Once the Mamma-To-Be is back in her own space, we wait. It takes between 28 to 30 days.  In the meantime, Dad goes back to just hanging out and nibbling hay and waiting for the next conjugal visit.   At about day 25 we put a nest box in Mamma’s cage.  Here’s where it gets fun. A day or two before she gives birth, Mamma Rabbit does this cute little thing where she hops about the cage gathering hay in her mouth and transferring it to her nest box.  She’ll spend all afternoon doing this.  That night she’ll pull out tons of her own fur to add to her nest.  The next day the fur pile is so big that it looks like she should hardly have any left on her body, but  amazingly she looks none the worse.

After the nest is made it’s just a matter of days.  Claudia made her nest Sunday.  We checked the next box on Tuesday after school and behold – a mass of wiggling new life. That’s it. No muss. No fuss. I’ve heard of rabbit birth trauma – most of it involves the mother eating her young, but so far we’ve been spared this horror.  We’re cautious how much we mess with the nest and handle the babies in the first few days, but we think there are about five kits (baby bunnies).  I won’t post pics because, frankly, baby bunnies are gross looking at this stage. In another week, they will be unbelievably adorable.

I hope the excitement of new bunnies never wears off around here.  It’s so much fun to see The Littles’ enthusiasm.  They get a real sense of pride from having livestock that has actually reproduced – something cuddly, not just eggs.  Last time we sold a few rabbits, gave a few away, and even had a Name That Rabbit Giveaway contest on our rabbit Facebook page. We didn’t even make enough money off our rabbit sales to pay for a much rabbit food, but it was great fun!  And that is, after all, what our farm is mainly about.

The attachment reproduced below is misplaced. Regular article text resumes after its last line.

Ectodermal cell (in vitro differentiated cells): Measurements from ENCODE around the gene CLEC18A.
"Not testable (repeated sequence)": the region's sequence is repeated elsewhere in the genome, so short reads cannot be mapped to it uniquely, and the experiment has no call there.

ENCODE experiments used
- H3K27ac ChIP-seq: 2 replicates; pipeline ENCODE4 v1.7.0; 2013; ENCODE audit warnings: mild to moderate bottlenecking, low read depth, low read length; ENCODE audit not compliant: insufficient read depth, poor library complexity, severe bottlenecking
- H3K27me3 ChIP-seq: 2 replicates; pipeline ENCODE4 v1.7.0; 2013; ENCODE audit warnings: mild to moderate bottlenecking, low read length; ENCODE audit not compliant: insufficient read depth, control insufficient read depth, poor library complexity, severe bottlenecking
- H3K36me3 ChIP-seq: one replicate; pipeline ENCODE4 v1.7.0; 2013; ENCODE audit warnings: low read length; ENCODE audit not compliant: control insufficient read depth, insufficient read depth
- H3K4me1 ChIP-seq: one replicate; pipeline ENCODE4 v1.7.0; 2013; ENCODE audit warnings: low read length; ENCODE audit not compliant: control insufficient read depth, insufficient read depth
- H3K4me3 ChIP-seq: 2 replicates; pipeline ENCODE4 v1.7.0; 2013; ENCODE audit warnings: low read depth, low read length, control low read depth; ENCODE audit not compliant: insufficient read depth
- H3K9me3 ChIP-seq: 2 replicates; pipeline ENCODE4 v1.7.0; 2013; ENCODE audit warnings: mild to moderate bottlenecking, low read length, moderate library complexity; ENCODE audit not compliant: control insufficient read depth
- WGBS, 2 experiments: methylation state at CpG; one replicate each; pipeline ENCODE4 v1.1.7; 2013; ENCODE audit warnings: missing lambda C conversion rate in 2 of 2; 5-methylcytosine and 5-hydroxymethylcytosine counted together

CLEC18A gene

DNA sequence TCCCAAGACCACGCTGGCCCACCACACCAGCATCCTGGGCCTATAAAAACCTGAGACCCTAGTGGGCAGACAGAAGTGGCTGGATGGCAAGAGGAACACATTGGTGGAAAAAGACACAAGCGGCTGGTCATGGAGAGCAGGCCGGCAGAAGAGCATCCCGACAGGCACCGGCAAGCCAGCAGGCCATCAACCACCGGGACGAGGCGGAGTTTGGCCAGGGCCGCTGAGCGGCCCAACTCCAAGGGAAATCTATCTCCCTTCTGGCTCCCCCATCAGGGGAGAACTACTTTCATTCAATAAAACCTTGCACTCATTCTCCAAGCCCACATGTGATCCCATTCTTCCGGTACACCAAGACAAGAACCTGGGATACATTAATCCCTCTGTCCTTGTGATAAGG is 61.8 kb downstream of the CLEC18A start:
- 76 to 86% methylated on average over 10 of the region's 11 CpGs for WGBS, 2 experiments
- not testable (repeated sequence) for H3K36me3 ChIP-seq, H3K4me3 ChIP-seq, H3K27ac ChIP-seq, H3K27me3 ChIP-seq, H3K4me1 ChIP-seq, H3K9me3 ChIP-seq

And stay tuned for further adventures.  I’m asking for goats for Mother’s Day.  I know I’ll find lots of good information at homestead-barn-hop-60.html

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Super Lazy Sunday Mornings and Guilty Pleasures…

We went to Mass last night which means we have a whole beautiful day stretching before us with no place to go, and I don’t plan to get off the farm.  Also, Hal and Jack are out of town, so I’m feeling particularly lazy and a little self-indulgent.  I’m not sure why it is that when Hal is gone, I relax my “rules”.  They are, after all, my rules.  Well, we both strive to eat healthy and live naturally, but I think I’m more of a stickler. (Don’t tell him I said that)

I have no real explanation for why we eat more junk, watch more T.V., and leave more dishes in the sink  when Daddy is away, but we do.  I also know he does the same thing when I’m gone.  In any case, on the way home from church last night I stopped to get some natural peanut butter so I can make a batch of my very healthy Peanut Butter Power Balls (recipe to come).  On a whim, I picked up a couple of packages of canned crescent rolls – well, not really a whim.  I agonized (briefly) because canned crescent rolls represent all that is wrong with America’s eating habits.  They are loaded with fat and preservatives and are void of nutrition.  However thanks to Pinterest, I now know they are also delicious when slathered with butter, cinnamon, and brown sugar then doused with a powdered sugar icing.  I mean YUMMO.  Include a side helping of bacon, and you have a breakfast fit for a Queen – a lazy, unhealthy queen.